As promised, part 2 of the yarrow article. I hope you enjoy it and thanks for all the good feedback on part 1.
Millefolium, milfoil, thousand-leaf, gordoloba, thousand- leaf clover, green arrow, soldiers’ woundwort, nosebleed, dog daisy, bloodwort, sanguinary, carpenter grass, old-mans pepper, cammock and achillia.
A perennial natural herbal remedy with a creeping rhizome and vertical, furrowed and downy stems. The dark-green basal and stem foliage are lanceolate and nicely dispersed (2-3 times pinnate). The compact flowerheads are clustered in substantial, flat corymbs. The flowers are milky white or sometimes pinkish; the disc-florets whitish. The fruit, an achene, is compressed and to some degree winged. All sections of the herb have a typical robust aroma.
The non-woody portions of the flowering stems, in some cases solely the flowers, unencumbered with stalks, are utilized medicinally.
Yarrow was one amongst the herbs reserved for the devil – or the Evil One – in previous days, being sometimes known as Devil’s Nettle, Devil’s Plaything, Bad Man’s Plaything, and was utilised in spells for divination.
Yarrow is a perennial herb, commonplace almost everywhere in Europe, Asia, North America and almost every other nations all over the world in hedgerows and fields as well as on dried banks and roadsides. The plant’s therapeutic characteristics were known to the classical Greeks who called Yarrow Achillea after Achilles, the exalted warrior: known to have had his wounds treated with yarrow.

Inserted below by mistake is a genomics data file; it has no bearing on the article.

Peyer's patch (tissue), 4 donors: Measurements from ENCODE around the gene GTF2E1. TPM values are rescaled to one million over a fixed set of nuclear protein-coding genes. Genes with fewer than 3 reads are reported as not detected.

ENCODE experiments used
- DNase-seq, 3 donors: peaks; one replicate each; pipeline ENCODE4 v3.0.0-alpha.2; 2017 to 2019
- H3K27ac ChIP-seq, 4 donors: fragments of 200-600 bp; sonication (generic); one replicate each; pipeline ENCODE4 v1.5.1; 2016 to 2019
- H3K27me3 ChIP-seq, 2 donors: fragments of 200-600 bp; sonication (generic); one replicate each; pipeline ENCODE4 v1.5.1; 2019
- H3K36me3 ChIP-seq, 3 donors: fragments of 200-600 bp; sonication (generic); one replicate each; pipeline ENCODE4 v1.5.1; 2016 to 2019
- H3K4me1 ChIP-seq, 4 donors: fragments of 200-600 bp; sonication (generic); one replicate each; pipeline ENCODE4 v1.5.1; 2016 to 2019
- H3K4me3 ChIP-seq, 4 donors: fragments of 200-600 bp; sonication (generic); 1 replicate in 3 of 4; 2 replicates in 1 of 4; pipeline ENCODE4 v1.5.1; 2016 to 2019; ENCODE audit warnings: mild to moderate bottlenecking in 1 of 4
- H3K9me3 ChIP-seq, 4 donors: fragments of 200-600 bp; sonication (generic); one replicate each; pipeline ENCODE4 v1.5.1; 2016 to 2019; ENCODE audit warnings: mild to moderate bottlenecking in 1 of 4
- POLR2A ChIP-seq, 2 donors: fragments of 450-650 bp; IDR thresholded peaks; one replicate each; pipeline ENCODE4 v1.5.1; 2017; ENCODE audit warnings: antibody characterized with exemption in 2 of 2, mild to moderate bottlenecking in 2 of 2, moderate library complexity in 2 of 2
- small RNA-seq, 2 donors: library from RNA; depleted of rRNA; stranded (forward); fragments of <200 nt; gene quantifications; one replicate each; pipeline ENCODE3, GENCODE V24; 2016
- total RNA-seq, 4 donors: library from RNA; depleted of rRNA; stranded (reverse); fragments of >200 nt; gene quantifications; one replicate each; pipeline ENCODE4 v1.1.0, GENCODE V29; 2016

The exact title mittefolium (‘thousand leaf’) pertains to the plant’s many feathery leaves. The familiar name Yarrow is derived from the Anglo-Saxon expression gearwe – the original significance of which is lost in the mists of time
An aromatic, bitter, astringent, choleretic and anti-bacterial natural herbal remedy; it’s antispasmodic behaviors have been used to help reduce swelling, contribute to sweating and alleviate indigestion. It works like a diuretic, lessening hypertension, comforting spasms and arresting hemorrhage.
The complete plant, in addition to the essential oil extract, can be used. The major part is an essential oil with azulenes. that go blue after distillation. The plant also includes the alkaloids achilleine and stychydrine, tannins and bitter substances.
These substances give Yarrow diaphoretic, germ killing, stomachic, astringent and antispasmodic qualities that have a range of functions both internally and externally. Herbal and natural specialists apply an infusion for digestive upsets, diarrhoea, flatulence, menstrual disorders, colds and fevers.
Prudence is recommended as substantial or continuous doses used over a long period could cause the skin to be more vulnerable to rays from the sun. It is truly one of the primary natural herbal remedies.
There are so many facets to yarrow, that this has become my longest post ever. I am splitting this in half and will post more usage and growth sections tomorrow. Until then.